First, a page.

Cyrus Mistry’s Removal As Chairman Of Tata Sons Board Illegal, NCLAT Says
In an important victory for Cyrus Mistry, the National Company Law Appellate Tribunal ruled that his dismissal as chairman of Tata Sons Ltd. was illegal.
While restoring him to his original position as executive chairman of the Tata Group’s holding company, the NCLAT held that the resolution by Tata Sons board removing Mistry was illegal. The appellate tribunal also set aside the change of Tata Sons from public to private company.
- NCLAT says removal of Cyrus Mistry from Tata sons illegal.
- NCLAT says Mistry's removal from other Tata firms also illegal.
- NCLAT says Ratan Tata’s actions against Mistry were oppressive.
- NCLAT orders restoring Mistry’s positions in Tata Sons.
- Tata Sons’ change to private company from public also illegal.
- NCLAT says Tata Sons to be reinstated as a public company.
“Today’s judgment is not a personal victory for me, but is a victory for the principles of good governance and minority shareholder rights,” Cyrus Mistry said in a statement.
A Tata Sons statement said it strongly believes in the strength of its case and will take appropriate legal recourse. “It is not clear as to how the NCLAT Order seeks to over-rule the decisions taken by shareholders of Tata Sons and listed Tata operating companies at validly constituted shareholder meetings.”
Soon after the bench announced the decision, lawyers for Tata Sons sought the order to be stayed for four weeks so as to appeal it in the Supreme Court. Today was the last working day for the Supreme Court before the Christmas holidays. The NCLAT has stayed the restoration of Mistry’s chairmanship. Effectively, there will be no immediate change at Tata Sons on account of this tribunal decision.
With a view to ensure smooth functioning of the company, while we are not inclined to suspend the Judgment pronounced today in its totality, but suspend the part of the judgment so far as it relates to replacement of the present ‘Executive Chairman’ and reinstatement of Mr. Cyrus Pallonji Mistry as ‘Executive Chairman’ of ‘Tata Sons Limited’ for a period of four weeks.NCLAT Order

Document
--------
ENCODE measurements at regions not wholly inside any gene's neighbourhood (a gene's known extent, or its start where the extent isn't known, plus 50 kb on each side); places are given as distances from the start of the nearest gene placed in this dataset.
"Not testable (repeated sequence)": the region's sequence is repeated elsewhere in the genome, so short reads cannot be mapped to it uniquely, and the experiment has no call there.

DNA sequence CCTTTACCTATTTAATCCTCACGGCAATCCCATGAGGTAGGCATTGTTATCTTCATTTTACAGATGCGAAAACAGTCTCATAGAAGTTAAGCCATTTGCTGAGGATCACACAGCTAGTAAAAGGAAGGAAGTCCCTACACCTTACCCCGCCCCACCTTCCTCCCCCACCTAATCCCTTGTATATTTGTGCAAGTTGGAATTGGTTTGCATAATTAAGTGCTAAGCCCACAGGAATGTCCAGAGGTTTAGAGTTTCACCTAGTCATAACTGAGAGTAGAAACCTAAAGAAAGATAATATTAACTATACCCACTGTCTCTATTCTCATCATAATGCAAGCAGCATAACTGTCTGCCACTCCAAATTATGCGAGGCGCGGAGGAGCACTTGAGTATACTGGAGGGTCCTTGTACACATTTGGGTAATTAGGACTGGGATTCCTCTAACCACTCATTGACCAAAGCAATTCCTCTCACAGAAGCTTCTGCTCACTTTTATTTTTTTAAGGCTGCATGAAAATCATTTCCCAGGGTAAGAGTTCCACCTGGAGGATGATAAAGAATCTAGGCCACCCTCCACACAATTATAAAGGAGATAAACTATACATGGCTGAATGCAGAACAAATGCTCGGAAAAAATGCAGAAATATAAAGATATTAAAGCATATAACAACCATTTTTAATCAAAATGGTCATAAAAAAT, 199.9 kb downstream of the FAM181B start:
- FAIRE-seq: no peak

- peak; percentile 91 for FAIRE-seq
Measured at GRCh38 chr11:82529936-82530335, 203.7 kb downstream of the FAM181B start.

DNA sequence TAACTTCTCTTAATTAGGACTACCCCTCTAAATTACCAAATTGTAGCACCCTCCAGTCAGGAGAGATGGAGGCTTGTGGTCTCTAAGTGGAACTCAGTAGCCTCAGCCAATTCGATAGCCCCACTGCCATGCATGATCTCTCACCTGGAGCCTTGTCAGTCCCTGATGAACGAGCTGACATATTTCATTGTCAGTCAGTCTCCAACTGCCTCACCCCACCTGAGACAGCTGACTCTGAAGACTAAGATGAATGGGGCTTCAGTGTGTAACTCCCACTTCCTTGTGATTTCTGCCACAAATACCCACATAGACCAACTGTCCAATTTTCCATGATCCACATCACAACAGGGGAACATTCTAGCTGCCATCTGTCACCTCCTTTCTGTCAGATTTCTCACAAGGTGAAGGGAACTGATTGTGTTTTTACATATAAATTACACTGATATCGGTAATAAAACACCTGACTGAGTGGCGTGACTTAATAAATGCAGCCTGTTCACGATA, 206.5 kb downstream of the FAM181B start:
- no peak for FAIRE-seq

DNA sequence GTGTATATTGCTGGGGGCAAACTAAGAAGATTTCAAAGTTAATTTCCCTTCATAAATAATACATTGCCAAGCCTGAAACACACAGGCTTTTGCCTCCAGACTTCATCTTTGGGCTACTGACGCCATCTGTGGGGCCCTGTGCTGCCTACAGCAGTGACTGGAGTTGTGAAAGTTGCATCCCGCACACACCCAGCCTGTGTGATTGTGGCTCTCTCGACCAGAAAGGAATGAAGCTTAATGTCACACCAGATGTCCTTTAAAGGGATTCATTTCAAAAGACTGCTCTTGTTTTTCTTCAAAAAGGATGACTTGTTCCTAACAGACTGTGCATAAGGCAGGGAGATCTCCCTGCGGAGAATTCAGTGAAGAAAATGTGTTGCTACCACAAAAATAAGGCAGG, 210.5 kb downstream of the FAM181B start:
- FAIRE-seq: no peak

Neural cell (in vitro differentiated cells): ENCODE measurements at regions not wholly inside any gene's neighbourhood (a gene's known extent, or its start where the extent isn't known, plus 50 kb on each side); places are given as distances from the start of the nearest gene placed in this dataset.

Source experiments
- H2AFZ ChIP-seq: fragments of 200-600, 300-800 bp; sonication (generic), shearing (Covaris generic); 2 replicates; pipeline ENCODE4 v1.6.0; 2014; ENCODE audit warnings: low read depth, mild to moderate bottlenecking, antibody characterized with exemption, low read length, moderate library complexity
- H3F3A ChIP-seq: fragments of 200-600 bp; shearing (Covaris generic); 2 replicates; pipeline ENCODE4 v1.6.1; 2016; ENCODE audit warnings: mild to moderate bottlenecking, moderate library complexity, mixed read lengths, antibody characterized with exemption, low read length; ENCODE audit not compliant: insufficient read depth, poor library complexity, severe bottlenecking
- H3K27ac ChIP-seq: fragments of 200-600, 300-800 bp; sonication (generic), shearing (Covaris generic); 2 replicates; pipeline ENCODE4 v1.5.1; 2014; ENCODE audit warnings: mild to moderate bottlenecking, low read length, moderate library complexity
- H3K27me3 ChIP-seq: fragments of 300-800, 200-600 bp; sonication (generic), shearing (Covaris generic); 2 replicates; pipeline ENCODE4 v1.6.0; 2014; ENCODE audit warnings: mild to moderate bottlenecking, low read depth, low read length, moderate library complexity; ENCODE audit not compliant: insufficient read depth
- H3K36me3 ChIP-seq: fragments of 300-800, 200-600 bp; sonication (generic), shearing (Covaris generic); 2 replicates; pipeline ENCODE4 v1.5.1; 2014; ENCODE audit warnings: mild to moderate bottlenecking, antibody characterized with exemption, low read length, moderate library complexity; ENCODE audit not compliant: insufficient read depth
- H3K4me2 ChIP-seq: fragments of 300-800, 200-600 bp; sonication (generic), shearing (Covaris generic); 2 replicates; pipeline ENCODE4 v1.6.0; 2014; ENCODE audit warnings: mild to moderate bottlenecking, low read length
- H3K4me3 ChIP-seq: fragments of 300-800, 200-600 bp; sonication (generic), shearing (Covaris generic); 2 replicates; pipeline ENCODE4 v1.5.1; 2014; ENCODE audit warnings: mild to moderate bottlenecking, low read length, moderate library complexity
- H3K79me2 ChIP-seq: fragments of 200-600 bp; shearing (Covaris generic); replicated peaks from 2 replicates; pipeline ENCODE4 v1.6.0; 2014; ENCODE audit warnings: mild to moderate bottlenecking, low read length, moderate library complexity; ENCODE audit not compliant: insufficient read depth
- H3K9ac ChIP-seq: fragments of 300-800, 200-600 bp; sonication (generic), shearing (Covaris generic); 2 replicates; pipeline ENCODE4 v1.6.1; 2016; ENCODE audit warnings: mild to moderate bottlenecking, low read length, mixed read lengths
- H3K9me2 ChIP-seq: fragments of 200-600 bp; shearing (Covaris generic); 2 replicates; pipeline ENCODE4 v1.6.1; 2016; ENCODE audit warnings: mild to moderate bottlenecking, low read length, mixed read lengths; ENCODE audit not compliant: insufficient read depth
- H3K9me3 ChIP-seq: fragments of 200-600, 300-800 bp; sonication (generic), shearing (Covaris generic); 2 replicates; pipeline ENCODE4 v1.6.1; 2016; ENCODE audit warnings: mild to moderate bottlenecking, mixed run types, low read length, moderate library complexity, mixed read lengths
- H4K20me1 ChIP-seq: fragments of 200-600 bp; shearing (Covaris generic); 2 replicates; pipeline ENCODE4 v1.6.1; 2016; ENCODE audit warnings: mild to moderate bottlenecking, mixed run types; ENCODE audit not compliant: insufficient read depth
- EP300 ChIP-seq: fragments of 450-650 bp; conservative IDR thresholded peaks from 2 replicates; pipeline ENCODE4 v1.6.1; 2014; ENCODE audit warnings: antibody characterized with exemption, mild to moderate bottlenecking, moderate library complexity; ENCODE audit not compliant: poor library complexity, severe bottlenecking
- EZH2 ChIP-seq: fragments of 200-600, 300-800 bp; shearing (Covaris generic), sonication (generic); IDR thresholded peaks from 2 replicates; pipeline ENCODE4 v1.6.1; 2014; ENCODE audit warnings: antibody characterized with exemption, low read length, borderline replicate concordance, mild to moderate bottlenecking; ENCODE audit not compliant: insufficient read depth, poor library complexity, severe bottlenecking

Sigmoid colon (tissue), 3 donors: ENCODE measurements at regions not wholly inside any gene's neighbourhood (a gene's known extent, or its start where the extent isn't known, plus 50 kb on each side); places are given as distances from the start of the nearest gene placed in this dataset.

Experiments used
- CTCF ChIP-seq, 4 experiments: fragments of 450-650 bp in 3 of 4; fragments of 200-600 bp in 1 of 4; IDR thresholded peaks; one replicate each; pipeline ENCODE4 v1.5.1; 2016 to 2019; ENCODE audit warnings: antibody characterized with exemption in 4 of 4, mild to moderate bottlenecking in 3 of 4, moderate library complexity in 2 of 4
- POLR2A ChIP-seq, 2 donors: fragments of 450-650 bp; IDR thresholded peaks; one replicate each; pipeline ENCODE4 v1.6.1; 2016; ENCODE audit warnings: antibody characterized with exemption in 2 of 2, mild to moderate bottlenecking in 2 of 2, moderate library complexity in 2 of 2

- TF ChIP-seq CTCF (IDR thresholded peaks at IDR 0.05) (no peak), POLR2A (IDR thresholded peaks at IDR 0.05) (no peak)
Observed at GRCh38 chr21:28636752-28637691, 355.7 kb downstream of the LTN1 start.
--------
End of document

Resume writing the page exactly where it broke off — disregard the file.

In 2018, Mistry had approached the appellate tribunal against the verdict of Mumbai NCLT, which had dismissed the challenge to his removal as chairman of Tata Sons. The appellate tribunal had reserved its judgment after completion of arguments from both sides in July this year. The NCLAT judgment was pronounced by a two-judge bench headed by Justice SJ Mukhopadhyay.
It came as a “bit of a surprise” said Rajat Sethi, partner at law firm S&R Associates regarding the NCLAT decision versus the NCLT outcome. But this is not the final chapter because “I expect Tata Sons to go to the Supreme Court at the earliest,” Sethi added. “If Cyrus Mistry was removed illegally, then at the final appeal stage, he has to be restored as the executive chairman of Tata Sons, said Sanjay Asher, senior partner at Crawford Bayley & Co.
The Tata-Mistry Fight
In December 2016, two firms owned by Cyrus Mistry’s family had filed a case of oppression and mismanagement against Tata Sons and 20 others, including Ratan Tata. The dispute stems from Mistry’s removal as Tata Sons chairman in October 2016 and later as a director. In March 2017, the NCLT had ruled that the Mistry firms are not eligible to pursue the allegations. Section 244 of the Companies Act, 2013 allows a shareholder of a company to bring an oppression and mismanagement case against the firm if it holds not less than one-tenth of the issued share capital.
Mistry’s counsels had argued that the two Mistry entities—Cyrus Investments and Sterling Investments—together hold 18.7 percent of equity shares in Tata Sons and meet the eligibility criteria under Section 244. Tata Sons had contended that the issued share capital includes issued equity capital and issued preference capital; and according to this calculation, the two Mistry companies hold less than 3 percent, rendering them ineligible to file the case. The NCLT had agreed with Tata Sons’ argument in March 2017.
On appeal, the Cyrus Mistry firms had secured a partial win at the National Company Law Appellate Tribunal in September. The NCLAT had granted the two Mistry firms a waiver from the 10 percent shareholding requirement to pursue oppression and mismanagement charges against Tata Sons. But the appellate tribunal had pointed out that it cannot deliberate on the merits of an oppression and mismanagement petition while deciding the threshold question of waiver. And so, the NCLT was directed to hear the merits of Mistry’s petition.
In July last year, the NCLT had found no merit in Mistry’s allegations of operational mismanagement and oppression of minority shareholders. It had rejected Mistry’s petition to reinstate him on Tata Sons board. Mistry openly went against the board, and so against company, NCLT had said.